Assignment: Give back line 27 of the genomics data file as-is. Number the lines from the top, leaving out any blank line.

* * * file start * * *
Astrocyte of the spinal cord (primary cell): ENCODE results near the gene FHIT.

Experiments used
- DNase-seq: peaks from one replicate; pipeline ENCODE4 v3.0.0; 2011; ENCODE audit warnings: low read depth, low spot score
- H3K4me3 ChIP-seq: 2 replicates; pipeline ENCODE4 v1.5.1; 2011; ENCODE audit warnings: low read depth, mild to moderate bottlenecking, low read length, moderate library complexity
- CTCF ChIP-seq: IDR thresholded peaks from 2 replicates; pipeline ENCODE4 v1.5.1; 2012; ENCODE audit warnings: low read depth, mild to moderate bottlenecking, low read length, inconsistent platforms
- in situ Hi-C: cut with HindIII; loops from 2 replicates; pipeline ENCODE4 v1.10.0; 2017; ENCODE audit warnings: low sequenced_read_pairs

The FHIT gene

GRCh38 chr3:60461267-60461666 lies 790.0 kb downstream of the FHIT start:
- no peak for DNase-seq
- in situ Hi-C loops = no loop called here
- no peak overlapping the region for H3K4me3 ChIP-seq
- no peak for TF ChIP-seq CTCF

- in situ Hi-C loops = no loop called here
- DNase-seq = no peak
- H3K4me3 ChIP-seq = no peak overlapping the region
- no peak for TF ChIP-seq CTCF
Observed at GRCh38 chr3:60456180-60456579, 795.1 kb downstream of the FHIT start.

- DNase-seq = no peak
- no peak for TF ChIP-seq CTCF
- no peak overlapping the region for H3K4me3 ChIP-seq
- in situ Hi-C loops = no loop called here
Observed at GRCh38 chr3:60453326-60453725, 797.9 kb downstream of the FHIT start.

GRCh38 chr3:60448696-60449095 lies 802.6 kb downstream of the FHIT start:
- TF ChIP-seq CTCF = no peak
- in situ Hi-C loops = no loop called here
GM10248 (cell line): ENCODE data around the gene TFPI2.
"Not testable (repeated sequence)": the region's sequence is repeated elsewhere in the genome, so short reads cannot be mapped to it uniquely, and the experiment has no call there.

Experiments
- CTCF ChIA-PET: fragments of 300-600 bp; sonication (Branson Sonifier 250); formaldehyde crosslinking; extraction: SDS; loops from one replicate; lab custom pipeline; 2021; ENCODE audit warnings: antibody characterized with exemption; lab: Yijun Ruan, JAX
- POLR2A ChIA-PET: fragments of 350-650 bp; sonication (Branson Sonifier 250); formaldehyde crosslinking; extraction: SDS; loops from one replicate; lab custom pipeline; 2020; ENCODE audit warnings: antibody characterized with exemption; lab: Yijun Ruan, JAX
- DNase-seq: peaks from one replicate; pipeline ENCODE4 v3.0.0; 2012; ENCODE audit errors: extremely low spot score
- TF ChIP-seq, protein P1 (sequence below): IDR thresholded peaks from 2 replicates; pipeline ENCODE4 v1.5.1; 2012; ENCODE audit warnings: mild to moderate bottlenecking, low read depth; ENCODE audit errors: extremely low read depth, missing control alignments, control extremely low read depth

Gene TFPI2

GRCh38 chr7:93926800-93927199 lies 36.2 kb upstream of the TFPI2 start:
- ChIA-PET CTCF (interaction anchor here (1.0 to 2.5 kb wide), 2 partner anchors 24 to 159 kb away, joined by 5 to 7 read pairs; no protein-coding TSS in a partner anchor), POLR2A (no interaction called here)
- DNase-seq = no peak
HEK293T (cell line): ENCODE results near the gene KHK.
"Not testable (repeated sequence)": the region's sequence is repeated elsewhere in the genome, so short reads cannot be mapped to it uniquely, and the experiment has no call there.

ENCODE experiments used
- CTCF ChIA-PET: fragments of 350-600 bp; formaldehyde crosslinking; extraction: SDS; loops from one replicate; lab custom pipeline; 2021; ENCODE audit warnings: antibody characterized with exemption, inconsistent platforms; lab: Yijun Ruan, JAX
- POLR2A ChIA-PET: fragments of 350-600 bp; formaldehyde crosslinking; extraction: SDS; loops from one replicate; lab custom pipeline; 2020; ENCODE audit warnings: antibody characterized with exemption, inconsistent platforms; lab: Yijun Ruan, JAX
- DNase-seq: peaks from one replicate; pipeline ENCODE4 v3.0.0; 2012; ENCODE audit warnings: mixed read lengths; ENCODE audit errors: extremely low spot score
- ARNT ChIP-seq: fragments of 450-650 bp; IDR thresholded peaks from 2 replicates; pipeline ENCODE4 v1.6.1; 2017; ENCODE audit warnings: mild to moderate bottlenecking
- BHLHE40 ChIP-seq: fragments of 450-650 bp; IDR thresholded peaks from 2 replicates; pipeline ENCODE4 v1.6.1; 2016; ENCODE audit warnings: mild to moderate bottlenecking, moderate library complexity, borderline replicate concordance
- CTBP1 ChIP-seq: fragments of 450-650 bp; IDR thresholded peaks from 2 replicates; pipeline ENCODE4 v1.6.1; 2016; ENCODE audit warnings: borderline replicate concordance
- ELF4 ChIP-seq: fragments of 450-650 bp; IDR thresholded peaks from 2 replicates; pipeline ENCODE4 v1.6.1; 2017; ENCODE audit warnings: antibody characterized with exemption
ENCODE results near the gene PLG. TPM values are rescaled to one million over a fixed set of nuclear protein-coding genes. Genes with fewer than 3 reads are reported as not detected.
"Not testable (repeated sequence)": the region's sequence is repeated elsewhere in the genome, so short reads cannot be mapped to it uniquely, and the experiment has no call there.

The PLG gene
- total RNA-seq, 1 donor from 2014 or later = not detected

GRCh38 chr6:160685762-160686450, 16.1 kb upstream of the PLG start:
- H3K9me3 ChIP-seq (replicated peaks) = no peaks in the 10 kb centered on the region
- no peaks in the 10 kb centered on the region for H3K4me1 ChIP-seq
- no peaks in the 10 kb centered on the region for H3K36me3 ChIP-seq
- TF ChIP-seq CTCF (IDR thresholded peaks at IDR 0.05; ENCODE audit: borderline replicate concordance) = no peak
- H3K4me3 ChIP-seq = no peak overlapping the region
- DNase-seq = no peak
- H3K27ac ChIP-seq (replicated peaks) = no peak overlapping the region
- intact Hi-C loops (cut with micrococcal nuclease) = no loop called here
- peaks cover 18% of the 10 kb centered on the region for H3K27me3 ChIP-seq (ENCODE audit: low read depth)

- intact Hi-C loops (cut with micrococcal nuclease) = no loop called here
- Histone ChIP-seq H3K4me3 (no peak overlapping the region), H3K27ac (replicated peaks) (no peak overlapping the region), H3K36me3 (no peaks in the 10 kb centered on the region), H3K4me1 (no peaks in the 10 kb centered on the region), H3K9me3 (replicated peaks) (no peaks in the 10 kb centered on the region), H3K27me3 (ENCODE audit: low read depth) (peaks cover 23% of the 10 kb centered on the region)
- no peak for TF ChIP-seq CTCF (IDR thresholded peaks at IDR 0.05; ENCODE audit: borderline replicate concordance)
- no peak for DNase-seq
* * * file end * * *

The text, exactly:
"Not testable (repeated sequence)": the region's sequence is repeated elsewhere in the genome, so short reads cannot be mapped to it uniquely, and the experiment has no call there.